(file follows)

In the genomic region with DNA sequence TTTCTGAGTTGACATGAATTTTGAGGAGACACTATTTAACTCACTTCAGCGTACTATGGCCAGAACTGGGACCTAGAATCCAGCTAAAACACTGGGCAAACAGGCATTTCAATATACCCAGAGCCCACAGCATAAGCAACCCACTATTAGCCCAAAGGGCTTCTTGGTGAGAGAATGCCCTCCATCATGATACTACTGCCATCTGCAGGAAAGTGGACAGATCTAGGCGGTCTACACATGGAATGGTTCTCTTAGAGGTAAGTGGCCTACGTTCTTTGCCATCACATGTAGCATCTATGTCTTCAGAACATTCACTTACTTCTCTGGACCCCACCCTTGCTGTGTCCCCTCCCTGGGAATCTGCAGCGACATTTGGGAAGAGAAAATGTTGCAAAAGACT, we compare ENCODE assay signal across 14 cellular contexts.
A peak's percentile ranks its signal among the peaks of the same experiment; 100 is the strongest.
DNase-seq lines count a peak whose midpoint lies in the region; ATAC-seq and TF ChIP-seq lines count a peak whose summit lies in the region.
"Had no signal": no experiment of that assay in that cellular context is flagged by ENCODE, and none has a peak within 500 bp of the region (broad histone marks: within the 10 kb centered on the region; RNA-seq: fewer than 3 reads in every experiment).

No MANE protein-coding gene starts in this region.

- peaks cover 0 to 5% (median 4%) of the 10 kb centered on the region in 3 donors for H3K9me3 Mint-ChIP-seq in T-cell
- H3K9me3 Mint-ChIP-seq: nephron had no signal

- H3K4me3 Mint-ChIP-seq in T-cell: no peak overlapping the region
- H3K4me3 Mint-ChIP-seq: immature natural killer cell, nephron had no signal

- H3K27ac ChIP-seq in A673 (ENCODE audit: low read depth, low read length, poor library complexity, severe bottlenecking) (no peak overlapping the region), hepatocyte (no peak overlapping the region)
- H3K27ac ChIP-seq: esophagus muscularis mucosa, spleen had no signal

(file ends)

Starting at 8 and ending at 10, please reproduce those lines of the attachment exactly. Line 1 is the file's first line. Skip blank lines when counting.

- H3K4me3 Mint-ChIP-seq in T-cell: no peak overlapping the region
- H3K4me3 Mint-ChIP-seq: immature natural killer cell, nephron had no signal

- H3K27ac ChIP-seq in A673 (ENCODE audit: low read depth, low read length, poor library complexity, severe bottlenecking) (no peak overlapping the region), hepatocyte (no peak overlapping the region)